It’d be an interesting test. I do much of my grocery shopping at Stew Leonard’s, where they have a boulder out front saying that the customer is always right. I wonder if they’d feel that way if I started parking a horse in the lot, and requested a hitching post?

    Published on: June 15, 2011

    • The Grocery Manufacturers Association (GMA) announced that it has launched an International Food Additive Database designed to provide industry with easy access to accurate and current regulatory requirements on food additives in importing countries around the world. It can be accessed at
    “The International Food Additive Database will be an invaluable tool in helping to expand export markets for U.S. specialty and processed food products,” said Pamela G. Bailey, president and CEO of the Grocery Manufacturers Association (GMA).  “The Database will help U.S. exporters ensure the products they are shipping comply with the food additive standards and regulatory requirements in the export market and, by establishing a single global source of food additive standards, it will also help U.S. federal trade officials prevent and eliminate trade barriers to U.S. food products.”

    Bloomberg reports that Sara Lee Corp. Executive Chairman Jan Bennink has set as a corporate goal becoming the world’s second-biggest coffee seller, “leapfrogging rival Kraft Foods Inc.” Bennink said that the goal follows naturally Sara Lee’s decision to split into two businesses, focused on coffee and meat, and he said that it could be achieved through acquisition.

    To achieve that goal, Bloomberg writes. “Sara Lee will have to more than double its share of the global coffee market, according to data tracker Euromonitor International. Bennink, a Dutchman who ran Royal Numico NV before selling the baby-food maker to Danone SA in 2007, plans to focus on Sara Lee’s Senseo single-cup coffee machine, which debuted a decade ago.
    KC's View:

    Published on: June 15, 2011

    • JC Penney announced that it has hired away Apple’s retail chief, Ron Johnson, to be its new CEO on November 1, when Myron E. Ullman III, the current CEO, steps down to become executive chairman.

    According to the Times, JC Penney is “betting that a deity of the digerati can revive its sales in the same way he found success in brick-and-mortar stores for Apple ... Retail analysts said the expectation was that Mr. Johnson could similarly transform Penney, which like many traditional big mall retailers has been struggling since the recession and the huge growth of online shopping.”
    KC's View:

    Published on: June 15, 2011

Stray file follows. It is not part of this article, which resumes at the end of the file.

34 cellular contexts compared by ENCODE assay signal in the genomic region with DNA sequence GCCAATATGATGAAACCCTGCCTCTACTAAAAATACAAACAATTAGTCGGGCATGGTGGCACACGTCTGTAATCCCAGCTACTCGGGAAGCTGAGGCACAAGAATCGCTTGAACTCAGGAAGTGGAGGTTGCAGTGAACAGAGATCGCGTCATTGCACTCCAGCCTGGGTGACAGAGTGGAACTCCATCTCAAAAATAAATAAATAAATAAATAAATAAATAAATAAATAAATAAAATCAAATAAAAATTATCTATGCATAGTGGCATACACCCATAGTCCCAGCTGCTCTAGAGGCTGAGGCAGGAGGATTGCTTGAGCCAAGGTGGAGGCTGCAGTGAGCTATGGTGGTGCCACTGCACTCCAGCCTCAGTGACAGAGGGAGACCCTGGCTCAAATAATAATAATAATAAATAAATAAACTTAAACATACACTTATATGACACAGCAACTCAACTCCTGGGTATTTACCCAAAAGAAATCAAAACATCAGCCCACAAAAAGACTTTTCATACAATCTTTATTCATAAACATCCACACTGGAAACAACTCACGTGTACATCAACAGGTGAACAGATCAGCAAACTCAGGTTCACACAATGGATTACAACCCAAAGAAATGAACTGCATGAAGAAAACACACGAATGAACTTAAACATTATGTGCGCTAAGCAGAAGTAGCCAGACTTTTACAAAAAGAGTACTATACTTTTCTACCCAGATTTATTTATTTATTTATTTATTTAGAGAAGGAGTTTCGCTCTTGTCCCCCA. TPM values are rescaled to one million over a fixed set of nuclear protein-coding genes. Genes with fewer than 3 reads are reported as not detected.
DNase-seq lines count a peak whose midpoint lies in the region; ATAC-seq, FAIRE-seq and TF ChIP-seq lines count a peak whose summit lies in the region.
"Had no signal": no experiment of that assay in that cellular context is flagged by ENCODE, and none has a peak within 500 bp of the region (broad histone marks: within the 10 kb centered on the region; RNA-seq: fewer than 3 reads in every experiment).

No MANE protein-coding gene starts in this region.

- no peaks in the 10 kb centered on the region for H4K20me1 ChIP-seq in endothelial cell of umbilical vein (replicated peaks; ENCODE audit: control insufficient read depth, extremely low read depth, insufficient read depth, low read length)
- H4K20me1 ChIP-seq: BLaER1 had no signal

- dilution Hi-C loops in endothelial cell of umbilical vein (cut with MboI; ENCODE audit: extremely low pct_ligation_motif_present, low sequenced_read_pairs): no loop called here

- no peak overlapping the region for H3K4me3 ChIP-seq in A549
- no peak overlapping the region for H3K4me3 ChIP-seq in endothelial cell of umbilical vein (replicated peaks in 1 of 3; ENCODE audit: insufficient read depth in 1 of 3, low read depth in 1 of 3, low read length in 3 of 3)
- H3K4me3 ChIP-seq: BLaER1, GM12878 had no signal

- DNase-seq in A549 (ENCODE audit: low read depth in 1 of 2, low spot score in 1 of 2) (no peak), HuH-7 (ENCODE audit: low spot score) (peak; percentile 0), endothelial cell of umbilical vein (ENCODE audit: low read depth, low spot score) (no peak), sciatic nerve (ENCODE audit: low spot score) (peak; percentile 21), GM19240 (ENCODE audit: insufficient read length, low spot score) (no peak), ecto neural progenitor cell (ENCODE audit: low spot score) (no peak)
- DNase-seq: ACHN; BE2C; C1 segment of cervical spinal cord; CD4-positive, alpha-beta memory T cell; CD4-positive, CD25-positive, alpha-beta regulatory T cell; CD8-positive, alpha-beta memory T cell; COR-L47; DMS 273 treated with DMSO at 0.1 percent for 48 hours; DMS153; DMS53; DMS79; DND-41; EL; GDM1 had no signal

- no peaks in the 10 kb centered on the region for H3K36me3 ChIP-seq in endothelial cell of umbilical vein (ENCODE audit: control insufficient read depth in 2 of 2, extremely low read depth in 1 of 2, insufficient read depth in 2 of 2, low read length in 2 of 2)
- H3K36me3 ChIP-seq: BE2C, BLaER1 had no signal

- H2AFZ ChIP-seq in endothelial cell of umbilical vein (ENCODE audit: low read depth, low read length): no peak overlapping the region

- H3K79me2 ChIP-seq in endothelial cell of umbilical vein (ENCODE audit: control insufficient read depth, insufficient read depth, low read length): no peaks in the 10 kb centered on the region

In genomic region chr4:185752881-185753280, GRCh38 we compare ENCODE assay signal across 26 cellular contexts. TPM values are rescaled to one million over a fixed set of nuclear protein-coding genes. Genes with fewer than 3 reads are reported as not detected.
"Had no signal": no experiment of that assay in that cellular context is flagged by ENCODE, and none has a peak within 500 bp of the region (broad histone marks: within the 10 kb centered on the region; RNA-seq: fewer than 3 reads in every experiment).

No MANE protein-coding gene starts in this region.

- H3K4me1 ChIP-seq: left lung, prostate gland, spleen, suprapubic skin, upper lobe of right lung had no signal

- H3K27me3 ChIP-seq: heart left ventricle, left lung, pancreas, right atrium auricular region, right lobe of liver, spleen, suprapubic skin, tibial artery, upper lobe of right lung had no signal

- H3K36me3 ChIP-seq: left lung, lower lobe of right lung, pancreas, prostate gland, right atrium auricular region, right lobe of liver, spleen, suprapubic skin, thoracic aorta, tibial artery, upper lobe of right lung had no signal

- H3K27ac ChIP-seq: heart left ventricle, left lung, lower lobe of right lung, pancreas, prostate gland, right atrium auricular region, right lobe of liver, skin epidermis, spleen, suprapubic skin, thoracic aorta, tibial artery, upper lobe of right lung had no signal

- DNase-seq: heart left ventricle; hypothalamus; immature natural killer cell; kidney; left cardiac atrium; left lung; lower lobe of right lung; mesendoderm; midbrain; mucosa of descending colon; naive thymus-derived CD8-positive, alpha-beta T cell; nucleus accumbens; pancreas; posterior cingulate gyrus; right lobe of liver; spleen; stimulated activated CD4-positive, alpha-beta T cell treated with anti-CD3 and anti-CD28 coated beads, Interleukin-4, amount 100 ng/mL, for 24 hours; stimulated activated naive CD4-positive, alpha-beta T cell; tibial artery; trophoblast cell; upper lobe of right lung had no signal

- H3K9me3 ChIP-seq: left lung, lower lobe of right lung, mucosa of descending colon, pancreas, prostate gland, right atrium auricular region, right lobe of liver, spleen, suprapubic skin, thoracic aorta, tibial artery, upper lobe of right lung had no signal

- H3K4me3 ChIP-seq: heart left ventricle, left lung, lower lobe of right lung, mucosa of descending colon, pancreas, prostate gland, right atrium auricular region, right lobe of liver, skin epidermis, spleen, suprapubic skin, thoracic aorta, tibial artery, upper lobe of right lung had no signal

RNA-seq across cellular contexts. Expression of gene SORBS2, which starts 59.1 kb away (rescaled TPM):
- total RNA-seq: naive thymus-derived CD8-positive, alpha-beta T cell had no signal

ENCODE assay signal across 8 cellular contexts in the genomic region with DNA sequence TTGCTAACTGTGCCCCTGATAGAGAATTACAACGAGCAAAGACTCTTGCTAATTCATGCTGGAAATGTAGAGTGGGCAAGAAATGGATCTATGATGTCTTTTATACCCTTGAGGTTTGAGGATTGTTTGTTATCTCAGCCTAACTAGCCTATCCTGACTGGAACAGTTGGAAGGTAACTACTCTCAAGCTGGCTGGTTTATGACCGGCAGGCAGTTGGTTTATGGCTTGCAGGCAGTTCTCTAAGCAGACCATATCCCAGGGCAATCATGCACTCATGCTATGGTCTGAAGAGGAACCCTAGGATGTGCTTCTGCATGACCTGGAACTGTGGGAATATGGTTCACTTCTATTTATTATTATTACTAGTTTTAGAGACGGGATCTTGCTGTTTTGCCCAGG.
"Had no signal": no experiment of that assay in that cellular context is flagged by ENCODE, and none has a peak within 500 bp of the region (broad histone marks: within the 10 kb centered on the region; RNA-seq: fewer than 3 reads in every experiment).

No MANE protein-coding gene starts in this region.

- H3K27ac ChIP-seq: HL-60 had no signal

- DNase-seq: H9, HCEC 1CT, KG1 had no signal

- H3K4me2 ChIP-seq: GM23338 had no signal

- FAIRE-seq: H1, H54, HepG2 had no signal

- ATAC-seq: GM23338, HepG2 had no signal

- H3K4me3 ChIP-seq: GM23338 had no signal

... will be posted on Thursday this week.
    KC's View:

    Published on: June 15, 2011

    Got several reactions to yesterday’s Eye-Opener piece about what I viewed as a poor attitude and lousy choice of words by LeBron James in the wake of the Miami Heat defeat in the NBA championships at the hands of the Dallas Mavericks.

    One MNB user wrote:

    A couple points about your view on Lebron James:

    You may have read “get back to your miserable little lives” into what the ringless king said, but I read, “People have been hating on me for a year now and although they finally got what they wanted, it’s petty in the grand scheme of things and I’m not going to let it bother me.”  For a guy who’s been getting endlessly killed since The Decision, I think we can allow him this one “shut up and get over it now” comment.

    You feel that athletes have an obligation to “create a product that people actually want to root for”?  I disagree, the only people he’s beholden to are his teammates and the Miami fans, and although they are probably one of the weakest fan bases in all of sports, they were still cheering for him.  It’s not his job to make everyone want to root for him.  In fact, by having everyone rooting against him, the NBA enjoyed some of the highest ratings for the Finals they’ve seen in years.  He’s the villain and it brings fans to the sport, hence your mention of it in the Tuesday Morning Eye-Opener.
    Keep up the good work (talking about the CPG industry that is, you can give up the sports commentary...).

    It wasn’t just me who came to that conclusion about James’s attitude.

    And to me, the very use of the phrase “The Decision” speaks to the utter egomania at play here.

    MNB user Mark Raddant wrote:

    It is ... instructive to note the difference between LeBron’s constant references to “ME, MY, I, MINE” in his interview and Dirk Nowitzki’s discussion of his team and their play.

    LeBron worked all year on HIS game.  The Mavericks worked on THEIR drive to a championship.